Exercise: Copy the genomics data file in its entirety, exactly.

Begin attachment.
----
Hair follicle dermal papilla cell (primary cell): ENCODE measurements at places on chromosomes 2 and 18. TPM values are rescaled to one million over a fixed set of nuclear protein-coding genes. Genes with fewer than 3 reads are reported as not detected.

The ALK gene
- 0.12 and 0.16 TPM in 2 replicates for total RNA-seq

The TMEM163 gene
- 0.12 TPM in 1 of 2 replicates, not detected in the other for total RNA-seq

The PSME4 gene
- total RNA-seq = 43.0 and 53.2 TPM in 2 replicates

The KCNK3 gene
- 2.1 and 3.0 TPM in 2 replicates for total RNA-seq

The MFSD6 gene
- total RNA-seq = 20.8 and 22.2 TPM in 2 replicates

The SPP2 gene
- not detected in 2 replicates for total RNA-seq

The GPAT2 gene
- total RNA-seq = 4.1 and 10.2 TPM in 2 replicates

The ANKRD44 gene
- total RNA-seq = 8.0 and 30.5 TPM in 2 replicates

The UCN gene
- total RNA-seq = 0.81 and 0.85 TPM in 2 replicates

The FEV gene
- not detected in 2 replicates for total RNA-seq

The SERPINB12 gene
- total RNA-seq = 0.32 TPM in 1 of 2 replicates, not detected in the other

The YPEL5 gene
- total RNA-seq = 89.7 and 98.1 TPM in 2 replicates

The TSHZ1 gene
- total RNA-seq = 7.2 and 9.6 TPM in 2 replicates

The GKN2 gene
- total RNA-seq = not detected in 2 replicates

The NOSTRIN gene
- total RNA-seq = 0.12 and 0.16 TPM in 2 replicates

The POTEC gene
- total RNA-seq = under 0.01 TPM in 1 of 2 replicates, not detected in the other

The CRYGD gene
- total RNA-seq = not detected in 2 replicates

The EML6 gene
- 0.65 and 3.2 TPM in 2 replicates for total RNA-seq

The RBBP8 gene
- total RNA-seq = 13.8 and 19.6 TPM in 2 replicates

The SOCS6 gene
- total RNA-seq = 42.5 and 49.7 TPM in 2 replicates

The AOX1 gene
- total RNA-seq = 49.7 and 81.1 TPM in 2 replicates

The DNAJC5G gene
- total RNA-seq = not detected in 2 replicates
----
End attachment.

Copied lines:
Hair follicle dermal papilla cell (primary cell): ENCODE measurements at places on chromosomes 2 and 18. TPM values are rescaled to one million over a fixed set of nuclear protein-coding genes. Genes with fewer than 3 reads are reported as not detected.

The ALK gene
- 0.12 and 0.16 TPM in 2 replicates for total RNA-seq

The TMEM163 gene
- 0.12 TPM in 1 of 2 replicates, not detected in the other for total RNA-seq

The PSME4 gene
- total RNA-seq = 43.0 and 53.2 TPM in 2 replicates

The KCNK3 gene
- 2.1 and 3.0 TPM in 2 replicates for total RNA-seq

The MFSD6 gene
- total RNA-seq = 20.8 and 22.2 TPM in 2 replicates

The SPP2 gene
- not detected in 2 replicates for total RNA-seq

The GPAT2 gene
- total RNA-seq = 4.1 and 10.2 TPM in 2 replicates

The ANKRD44 gene
- total RNA-seq = 8.0 and 30.5 TPM in 2 replicates

The UCN gene
- total RNA-seq = 0.81 and 0.85 TPM in 2 replicates

The FEV gene
- not detected in 2 replicates for total RNA-seq

The SERPINB12 gene
- total RNA-seq = 0.32 TPM in 1 of 2 replicates, not detected in the other

The YPEL5 gene
- total RNA-seq = 89.7 and 98.1 TPM in 2 replicates

The TSHZ1 gene
- total RNA-seq = 7.2 and 9.6 TPM in 2 replicates

The GKN2 gene
- total RNA-seq = not detected in 2 replicates

The NOSTRIN gene
- total RNA-seq = 0.12 and 0.16 TPM in 2 replicates

The POTEC gene
- total RNA-seq = under 0.01 TPM in 1 of 2 replicates, not detected in the other

The CRYGD gene
- total RNA-seq = not detected in 2 replicates

The EML6 gene
- 0.65 and 3.2 TPM in 2 replicates for total RNA-seq

The RBBP8 gene
- total RNA-seq = 13.8 and 19.6 TPM in 2 replicates

The SOCS6 gene
- total RNA-seq = 42.5 and 49.7 TPM in 2 replicates

The AOX1 gene
- total RNA-seq = 49.7 and 81.1 TPM in 2 replicates

The DNAJC5G gene
- total RNA-seq = not detected in 2 replicates